Diaper rash, soaps, detergents, lotions, perfumes, strong adhesives, poison ivy, rubber, and cosmetics are some of the causes for contact dermatitis in babies.
Ever used a new type of skincare product or detergent, only to have your skin become red and irritated? This is contact dermatitis. Contact dermatitis is a skin reaction from contact with certain substances. Contact dermatitis is a rash that occurs at the site of exposure to a substance that inflames the skin. The substances may be:
- These cause direct irritation and inflammation of the skin. They are the most common cause of contact dermatitis.
- These cause the body’s immune system to have an allergic reaction. The body releases defense chemicals that cause skin symptoms. Allergens are a less common cause of contact dermatitis.
Must Know Things about Contact Dermatitis in Babies
Causes of contact dermatitis in babies
Common irritants that can cause contact dermatitis in babies:
The most common irritants that cause contact dermatitis in babies is diaper rash. When natural chemicals in the urine and stool of the baby react, there will be a skin reaction. Some other causes include:
- Soaps and detergents
- Spit (saliva)
- Lotions and perfumes
Common allergens that can cause contact dermatitis in babies:
- Poison ivy, oak, and sumac. These are plants with oil that causes skin allergies.
- These include nickel, chrome, and mercury.
- Latex is found in products such as rubber toys, balloons, balls, rubber gloves, and pacifiers or nipples. It may also be used in bandage adhesive.
- Cosmetics: Products include dyes used in hair color, clothing, perfumes, eye shadow, nail polish, lipstick, and some sunscreens.
- Medicine: Some kinds of antibiotic cream and a local anesthetic.
- Strong adhesives
Symptoms of contact dermatitis in babies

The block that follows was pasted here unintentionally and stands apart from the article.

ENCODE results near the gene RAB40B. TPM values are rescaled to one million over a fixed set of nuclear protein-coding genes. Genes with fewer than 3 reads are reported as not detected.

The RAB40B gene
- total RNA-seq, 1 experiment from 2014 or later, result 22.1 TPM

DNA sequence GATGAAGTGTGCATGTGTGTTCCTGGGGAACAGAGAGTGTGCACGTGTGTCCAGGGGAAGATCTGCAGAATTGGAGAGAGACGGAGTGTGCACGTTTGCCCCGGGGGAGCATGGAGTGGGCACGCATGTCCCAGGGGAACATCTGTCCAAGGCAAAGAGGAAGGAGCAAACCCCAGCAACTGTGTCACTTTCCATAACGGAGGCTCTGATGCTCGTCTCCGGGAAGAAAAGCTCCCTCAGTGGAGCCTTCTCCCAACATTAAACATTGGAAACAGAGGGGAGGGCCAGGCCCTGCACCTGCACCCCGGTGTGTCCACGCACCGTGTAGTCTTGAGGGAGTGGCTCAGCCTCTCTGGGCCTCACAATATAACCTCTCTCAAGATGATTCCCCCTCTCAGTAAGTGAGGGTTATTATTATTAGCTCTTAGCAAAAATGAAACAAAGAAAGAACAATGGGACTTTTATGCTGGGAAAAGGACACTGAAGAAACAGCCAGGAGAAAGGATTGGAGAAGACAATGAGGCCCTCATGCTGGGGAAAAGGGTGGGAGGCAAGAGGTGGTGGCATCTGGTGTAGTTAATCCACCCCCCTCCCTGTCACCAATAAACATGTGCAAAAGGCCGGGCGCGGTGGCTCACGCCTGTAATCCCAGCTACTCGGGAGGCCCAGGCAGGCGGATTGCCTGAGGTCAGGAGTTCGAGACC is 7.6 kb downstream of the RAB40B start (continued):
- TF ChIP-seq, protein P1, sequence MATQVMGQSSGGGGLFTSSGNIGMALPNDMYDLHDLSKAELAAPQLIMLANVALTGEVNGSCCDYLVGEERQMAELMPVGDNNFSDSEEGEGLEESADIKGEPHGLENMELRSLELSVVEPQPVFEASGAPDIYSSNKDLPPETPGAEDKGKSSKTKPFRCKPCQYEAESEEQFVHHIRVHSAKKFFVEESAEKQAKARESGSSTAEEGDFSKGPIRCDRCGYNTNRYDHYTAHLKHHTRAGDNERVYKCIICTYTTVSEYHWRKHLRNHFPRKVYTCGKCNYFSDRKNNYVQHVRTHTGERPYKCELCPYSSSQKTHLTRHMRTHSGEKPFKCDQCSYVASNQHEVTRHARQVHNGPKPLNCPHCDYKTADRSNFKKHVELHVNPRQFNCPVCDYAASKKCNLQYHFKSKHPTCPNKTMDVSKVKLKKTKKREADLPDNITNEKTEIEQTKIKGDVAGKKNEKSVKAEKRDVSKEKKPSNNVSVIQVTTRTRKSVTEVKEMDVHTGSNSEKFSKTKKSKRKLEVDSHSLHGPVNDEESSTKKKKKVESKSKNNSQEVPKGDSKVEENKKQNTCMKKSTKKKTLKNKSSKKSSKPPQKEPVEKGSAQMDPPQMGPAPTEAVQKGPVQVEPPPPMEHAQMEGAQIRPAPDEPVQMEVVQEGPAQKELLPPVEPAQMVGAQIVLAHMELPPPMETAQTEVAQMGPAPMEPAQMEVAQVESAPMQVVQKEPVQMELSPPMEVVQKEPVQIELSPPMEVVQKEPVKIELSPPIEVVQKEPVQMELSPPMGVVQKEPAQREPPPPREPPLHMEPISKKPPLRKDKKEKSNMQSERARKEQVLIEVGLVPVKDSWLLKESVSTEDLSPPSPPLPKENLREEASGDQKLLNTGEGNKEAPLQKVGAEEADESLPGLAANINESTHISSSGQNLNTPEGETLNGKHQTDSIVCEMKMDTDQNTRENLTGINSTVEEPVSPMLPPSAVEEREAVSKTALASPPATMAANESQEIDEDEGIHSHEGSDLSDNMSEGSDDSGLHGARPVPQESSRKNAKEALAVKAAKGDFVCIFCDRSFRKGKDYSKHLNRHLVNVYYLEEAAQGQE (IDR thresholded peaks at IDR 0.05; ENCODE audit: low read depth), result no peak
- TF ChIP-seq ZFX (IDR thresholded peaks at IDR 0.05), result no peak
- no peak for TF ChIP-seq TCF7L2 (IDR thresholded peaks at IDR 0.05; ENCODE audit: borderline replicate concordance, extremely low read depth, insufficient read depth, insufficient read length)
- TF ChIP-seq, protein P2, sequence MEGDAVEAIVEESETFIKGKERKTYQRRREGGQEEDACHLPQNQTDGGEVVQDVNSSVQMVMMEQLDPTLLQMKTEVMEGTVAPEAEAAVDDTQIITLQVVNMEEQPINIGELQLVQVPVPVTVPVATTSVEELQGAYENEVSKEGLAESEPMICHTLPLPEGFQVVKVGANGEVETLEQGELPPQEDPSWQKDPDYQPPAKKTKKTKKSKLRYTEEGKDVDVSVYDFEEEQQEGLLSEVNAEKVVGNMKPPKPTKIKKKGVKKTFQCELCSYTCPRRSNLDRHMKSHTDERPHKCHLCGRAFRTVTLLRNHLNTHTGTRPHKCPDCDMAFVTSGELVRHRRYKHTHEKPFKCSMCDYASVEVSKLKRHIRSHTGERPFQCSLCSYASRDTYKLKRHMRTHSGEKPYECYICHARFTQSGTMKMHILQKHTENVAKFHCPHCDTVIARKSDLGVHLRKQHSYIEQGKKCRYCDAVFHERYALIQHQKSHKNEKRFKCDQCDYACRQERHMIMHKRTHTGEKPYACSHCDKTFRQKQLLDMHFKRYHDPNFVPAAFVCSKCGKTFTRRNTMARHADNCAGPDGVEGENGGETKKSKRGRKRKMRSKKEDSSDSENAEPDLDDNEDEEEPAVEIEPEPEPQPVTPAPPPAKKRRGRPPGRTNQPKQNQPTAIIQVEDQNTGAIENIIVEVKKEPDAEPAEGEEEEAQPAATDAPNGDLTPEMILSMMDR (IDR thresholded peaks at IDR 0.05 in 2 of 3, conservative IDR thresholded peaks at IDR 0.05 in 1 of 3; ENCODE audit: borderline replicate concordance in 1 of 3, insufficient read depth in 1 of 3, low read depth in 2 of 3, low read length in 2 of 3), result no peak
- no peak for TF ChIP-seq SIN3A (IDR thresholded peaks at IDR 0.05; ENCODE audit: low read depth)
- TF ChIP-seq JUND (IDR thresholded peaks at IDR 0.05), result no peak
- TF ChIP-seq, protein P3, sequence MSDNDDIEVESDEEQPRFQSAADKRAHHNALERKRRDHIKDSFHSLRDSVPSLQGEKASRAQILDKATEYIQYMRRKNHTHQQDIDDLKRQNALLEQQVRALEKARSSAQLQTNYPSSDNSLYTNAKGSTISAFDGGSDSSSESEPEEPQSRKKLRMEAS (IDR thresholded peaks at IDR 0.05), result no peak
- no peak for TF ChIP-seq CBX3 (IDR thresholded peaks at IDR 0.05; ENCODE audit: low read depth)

Contact dermatitis symptoms depend on the cause and how sensitive you are to the substance.
Symptoms associated with allergic contact dermatitis include:
- dry, scaly, flaky skin
- oozing blisters
- skin redness
- skin that appears darkened or leathery and feels stiff or tight
- extreme itching
- sun sensitivity
- swelling, especially in the eyes, face, or groin areas
- skin that burns
Irritant contact dermatitis may cause slightly different symptoms, such as:
- cracking skin due to extreme dryness
- open sores that form crusts
The doctor will ask about the child’s symptoms and previous health history. Based on that he/she will give your child a skin exam. Also, the doctor may ask for any recent contact with allergens or irritants. After confirming the cause, the doctor will prescribe the required treatment.
Prevention and Treatment
Most cases of contact dermatitis go away on its own, once the substance is no longer in contact with the skin. Here are some tips you can try at home:
- Avoid scratching your irritated skin. Scratching can make the irritation worse or even cause a skin infection that requires antibiotics.
- Clean your skin with mild soap and lukewarm water to remove any irritants.
- Stop using any products you think might be causing the problem.
- Apply bland petroleum jelly like response vaseline to soothe the area.
- Try using anti-itch treatments.
- If needed, take an antihistamine drug to cut down on itching and to reduce your allergic
- Using wet, cold cloths (compresses) on the skin. This is to help lessen symptoms and relieve inflammation.
- Using wet dressings for oozing areas. They may help decrease itching and improve healing. Ask your child’s healthcare provider or nurse for instructions.
- For severe reactions, always contact your child’s doctor.
The best treatment is to identify and avoid the substances that may have caused the allergic contact dermatitis. The rash could heal on its own within a few weeks when once the irritant or allergen has been removed. However, if your child is experiencing discomfort the doctor will be able to prescribe hydrocortisone cream (assuming that this isn’t an allergen for your child) to bring the rash under control and stop the itching more quickly.